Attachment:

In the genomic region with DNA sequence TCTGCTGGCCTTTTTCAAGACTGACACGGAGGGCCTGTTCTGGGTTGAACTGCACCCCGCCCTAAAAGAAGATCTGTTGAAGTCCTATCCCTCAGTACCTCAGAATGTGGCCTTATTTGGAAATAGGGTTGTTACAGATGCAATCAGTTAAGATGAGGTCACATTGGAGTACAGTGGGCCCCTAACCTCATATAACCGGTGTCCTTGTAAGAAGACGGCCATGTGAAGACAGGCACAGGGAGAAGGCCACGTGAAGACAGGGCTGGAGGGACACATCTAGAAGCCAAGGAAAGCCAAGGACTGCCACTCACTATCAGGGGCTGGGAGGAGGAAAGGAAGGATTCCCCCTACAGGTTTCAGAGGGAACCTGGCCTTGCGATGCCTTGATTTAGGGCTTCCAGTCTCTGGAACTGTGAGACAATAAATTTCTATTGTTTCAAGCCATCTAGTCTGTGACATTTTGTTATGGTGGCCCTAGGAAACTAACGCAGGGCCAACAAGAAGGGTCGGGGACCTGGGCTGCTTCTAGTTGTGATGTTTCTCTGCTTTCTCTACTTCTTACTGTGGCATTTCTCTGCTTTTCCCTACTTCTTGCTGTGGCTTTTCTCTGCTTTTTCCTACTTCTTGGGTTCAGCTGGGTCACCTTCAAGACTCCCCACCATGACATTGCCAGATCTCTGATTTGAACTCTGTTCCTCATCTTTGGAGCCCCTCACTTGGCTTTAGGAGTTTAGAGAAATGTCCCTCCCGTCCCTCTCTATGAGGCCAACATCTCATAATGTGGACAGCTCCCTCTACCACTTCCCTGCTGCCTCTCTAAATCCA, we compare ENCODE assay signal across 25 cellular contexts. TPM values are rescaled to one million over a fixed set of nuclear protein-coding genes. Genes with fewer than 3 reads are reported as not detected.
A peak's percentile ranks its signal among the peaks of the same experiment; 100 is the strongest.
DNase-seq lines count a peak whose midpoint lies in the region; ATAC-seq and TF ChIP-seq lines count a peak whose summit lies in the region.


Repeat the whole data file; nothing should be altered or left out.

In the genomic region with DNA sequence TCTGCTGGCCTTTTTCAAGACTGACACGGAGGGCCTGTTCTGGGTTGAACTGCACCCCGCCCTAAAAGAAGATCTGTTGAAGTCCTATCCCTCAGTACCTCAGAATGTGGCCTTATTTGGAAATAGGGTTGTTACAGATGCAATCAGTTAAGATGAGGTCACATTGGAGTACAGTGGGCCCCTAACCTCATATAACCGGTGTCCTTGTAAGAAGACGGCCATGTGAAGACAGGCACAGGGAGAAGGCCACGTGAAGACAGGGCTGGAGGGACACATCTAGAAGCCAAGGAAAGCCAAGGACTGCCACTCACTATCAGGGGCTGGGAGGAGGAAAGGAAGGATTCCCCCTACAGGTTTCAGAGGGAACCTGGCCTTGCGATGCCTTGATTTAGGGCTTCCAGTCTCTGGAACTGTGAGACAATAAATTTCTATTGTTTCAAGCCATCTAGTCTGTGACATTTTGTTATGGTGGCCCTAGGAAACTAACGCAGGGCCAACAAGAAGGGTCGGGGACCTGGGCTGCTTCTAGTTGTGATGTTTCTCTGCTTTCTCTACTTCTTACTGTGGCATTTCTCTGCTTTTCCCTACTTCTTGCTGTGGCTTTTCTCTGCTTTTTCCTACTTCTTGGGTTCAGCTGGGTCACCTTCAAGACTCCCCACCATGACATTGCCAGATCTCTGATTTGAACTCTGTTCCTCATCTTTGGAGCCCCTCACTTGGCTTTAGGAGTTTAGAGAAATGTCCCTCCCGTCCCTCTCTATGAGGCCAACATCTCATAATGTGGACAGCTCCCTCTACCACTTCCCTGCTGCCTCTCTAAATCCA, we compare ENCODE assay signal across 25 cellular contexts. TPM values are rescaled to one million over a fixed set of nuclear protein-coding genes. Genes with fewer than 3 reads are reported as not detected.
A peak's percentile ranks its signal among the peaks of the same experiment; 100 is the strongest.
DNase-seq lines count a peak whose midpoint lies in the region; ATAC-seq and TF ChIP-seq lines count a peak whose summit lies in the region.